As we were talking on the phone and he was explaining what color was connected to what, it didn't make any sense to me. I'm fairly familiar with simple residential wiring but motors, 220, etc. are just a tad outside of my experience. Even given that, the wireing configuration that he was describing just didn't make sense. He said he would take some pictures and bring them work.
So I'm looking at the pictures of the switch box the next day and here's what I see:
The white wire from the source is nutted to the white wire to the tub. The black wire from the source is attached to the switch as is the black wire to the tub.
I'm fine with all that.
However, the Red wire from the source is nutted to the Red wire to the tub. That seemed wierd.
At first I thought that something at the tub was always "hot" and that maybe the switch just controlled the motor.
Then he showed me a picture of the breaker box and there it was, clear as day:
There was a lone Red wire attached to the grounding bar. He showed me a picture of the motor connections and there it was again: The Red wire was attached to the Green wire on the motor.
Whoever pulled the wires used the Red as the ground wire.
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DerbyDad03 wrote:

OH, my, sounds like the tub may be unsafe to use. Motor is usually rated by HP. Amperage depends on the efficiency of motor. Higher efficiency motor saves energy.
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Thanks to all.
As long as we're chatting about code violations, my friend (co-worker) was trying to explain the mix of Black, Red, White and ground wires that he found in the switch box.
As we were talking on the phone and he was explaining what color was connected to what, it didn't make any sense to me. I'm fairly familiar with simple residential wiring but motors, 220, etc. are just a tad outside of my experience. Even given that, the wireing configuration that he was describing just didn't make sense. He said he would take some pictures and bring them work.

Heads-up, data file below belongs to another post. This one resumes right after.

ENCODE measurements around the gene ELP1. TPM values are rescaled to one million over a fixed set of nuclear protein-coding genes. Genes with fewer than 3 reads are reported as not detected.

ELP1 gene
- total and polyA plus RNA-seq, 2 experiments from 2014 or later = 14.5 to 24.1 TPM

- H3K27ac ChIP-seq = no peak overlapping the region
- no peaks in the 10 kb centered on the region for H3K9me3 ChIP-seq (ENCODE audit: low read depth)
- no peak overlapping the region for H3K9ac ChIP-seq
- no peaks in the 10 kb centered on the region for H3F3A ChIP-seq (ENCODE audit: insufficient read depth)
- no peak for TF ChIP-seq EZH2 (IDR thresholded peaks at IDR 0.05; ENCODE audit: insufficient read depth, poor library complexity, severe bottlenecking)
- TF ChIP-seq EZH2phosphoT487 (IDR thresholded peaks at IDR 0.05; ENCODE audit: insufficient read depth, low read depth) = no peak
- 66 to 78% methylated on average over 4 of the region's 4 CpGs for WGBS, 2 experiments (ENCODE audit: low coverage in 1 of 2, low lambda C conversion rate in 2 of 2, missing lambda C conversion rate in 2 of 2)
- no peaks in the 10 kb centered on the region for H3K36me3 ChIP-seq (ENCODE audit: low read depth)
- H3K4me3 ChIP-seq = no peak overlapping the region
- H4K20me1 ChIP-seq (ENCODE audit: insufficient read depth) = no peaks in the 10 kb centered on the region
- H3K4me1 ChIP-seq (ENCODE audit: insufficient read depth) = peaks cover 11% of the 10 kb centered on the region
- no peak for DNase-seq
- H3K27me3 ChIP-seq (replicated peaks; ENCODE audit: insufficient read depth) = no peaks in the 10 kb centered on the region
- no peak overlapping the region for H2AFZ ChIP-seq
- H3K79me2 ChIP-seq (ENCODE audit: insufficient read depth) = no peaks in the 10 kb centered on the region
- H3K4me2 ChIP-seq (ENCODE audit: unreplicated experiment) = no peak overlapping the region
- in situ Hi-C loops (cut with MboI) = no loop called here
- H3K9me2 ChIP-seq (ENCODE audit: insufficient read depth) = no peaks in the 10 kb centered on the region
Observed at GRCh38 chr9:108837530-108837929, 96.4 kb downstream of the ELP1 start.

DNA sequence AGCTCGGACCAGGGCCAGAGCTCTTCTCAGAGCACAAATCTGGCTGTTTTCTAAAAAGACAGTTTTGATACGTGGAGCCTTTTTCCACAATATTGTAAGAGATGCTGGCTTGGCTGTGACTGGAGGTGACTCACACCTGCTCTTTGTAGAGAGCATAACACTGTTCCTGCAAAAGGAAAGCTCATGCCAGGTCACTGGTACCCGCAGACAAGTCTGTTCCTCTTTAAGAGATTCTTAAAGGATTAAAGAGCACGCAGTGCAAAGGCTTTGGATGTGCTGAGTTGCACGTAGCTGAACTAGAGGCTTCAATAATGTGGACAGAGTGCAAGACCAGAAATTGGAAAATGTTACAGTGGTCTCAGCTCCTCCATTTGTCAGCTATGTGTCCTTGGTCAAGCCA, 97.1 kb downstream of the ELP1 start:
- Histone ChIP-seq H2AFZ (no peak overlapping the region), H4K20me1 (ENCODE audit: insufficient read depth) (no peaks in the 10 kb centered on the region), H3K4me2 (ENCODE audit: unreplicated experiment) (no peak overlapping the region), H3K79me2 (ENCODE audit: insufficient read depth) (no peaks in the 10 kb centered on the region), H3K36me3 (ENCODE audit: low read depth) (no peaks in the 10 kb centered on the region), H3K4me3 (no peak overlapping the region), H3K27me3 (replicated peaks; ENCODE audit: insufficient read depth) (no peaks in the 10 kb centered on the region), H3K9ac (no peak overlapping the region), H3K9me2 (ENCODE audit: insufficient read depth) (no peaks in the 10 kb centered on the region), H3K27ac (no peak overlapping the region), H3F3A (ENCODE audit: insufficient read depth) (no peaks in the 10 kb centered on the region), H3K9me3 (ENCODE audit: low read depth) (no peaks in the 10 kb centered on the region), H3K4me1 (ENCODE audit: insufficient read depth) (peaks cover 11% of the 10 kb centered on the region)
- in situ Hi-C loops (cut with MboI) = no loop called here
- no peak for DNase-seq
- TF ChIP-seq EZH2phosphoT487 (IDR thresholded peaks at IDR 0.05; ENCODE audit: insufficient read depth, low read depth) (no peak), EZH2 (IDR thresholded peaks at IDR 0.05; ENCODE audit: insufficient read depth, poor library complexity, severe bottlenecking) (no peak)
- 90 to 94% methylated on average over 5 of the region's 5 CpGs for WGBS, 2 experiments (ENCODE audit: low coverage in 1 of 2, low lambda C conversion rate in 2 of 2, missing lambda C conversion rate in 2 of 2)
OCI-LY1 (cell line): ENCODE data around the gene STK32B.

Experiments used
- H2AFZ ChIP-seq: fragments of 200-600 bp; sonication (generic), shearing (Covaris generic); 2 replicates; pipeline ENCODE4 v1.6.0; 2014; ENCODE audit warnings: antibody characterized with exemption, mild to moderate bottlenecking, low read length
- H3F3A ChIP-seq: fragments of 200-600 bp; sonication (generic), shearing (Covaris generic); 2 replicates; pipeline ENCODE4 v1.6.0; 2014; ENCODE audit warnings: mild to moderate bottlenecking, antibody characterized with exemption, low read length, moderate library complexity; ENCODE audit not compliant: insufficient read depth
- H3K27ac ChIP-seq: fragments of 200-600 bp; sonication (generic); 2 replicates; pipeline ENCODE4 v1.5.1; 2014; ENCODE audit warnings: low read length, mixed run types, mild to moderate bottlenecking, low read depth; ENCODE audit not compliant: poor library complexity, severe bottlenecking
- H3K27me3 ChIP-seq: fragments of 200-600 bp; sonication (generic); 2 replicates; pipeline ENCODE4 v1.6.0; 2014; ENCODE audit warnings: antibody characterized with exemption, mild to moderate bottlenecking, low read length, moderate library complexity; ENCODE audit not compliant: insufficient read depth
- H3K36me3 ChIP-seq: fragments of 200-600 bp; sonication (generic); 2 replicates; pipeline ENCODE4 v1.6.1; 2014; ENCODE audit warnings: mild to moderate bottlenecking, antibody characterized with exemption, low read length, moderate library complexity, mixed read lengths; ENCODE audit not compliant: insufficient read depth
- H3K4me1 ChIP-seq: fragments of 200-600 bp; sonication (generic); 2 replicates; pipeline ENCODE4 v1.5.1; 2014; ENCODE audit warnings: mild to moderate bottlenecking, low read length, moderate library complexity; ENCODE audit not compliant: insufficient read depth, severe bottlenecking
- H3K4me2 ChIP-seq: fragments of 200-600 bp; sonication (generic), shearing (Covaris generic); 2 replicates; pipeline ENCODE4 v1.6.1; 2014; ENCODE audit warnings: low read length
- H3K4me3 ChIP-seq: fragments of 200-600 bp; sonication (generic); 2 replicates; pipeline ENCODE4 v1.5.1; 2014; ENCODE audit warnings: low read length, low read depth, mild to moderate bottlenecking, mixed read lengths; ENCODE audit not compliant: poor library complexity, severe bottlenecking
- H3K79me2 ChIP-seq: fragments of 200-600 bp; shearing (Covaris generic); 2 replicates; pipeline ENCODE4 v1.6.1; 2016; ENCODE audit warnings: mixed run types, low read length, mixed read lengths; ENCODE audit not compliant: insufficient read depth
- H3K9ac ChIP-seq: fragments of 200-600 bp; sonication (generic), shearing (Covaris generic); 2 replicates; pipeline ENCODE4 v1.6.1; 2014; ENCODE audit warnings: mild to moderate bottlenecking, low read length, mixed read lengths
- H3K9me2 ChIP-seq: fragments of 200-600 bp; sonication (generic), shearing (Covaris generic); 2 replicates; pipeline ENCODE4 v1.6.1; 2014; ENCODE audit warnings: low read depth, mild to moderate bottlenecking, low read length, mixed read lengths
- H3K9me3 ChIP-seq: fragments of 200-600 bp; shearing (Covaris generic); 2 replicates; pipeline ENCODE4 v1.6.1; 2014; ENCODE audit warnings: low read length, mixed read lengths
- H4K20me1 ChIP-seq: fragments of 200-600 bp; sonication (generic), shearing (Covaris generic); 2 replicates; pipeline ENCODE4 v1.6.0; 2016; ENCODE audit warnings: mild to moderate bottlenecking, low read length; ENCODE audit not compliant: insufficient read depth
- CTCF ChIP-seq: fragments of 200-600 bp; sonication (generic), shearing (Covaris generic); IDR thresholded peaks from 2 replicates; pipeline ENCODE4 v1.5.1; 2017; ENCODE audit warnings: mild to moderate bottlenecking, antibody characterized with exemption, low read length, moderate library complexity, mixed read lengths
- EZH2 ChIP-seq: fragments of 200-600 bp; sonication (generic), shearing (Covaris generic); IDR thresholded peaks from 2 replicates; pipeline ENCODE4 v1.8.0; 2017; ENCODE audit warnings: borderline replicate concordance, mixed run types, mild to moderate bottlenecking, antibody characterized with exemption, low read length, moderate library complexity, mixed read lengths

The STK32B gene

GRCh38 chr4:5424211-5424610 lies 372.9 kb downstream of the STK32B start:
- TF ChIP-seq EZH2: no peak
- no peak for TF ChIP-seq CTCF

So I'm looking at the pictures of the switch box the next day and here's what I see:
The white wire from the source is nutted to the white wire to the tub. The black wire from the source is attached to the switch as is the black wire to the tub.
I'm fine with all that.
However, the Red wire from the source is nutted to the Red wire to the tub. That seemed wierd.
At first I thought that something at the tub was always "hot" and that maybe the switch just controlled the motor.
Then he showed me a picture of the breaker box and there it was, clear as day:
There was a lone Red wire attached to the grounding bar. He showed me a picture of the motor connections and there it was again: The Red wire was attached to the Green wire on the motor.
Whoever pulled the wires used the Red as the ground wire.
*I have seen the red wire used a number of times as a ground not only in residential, but in commercial installations as well. A simple fix is to apply some green tape, however I am now questioning the entire installation because of these two serious violations (Breaker size and red ground).
How about posting those pictures?
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I didn't think the code had hard rules about wire color. Some green tape on the ends would help the next guy to work on it.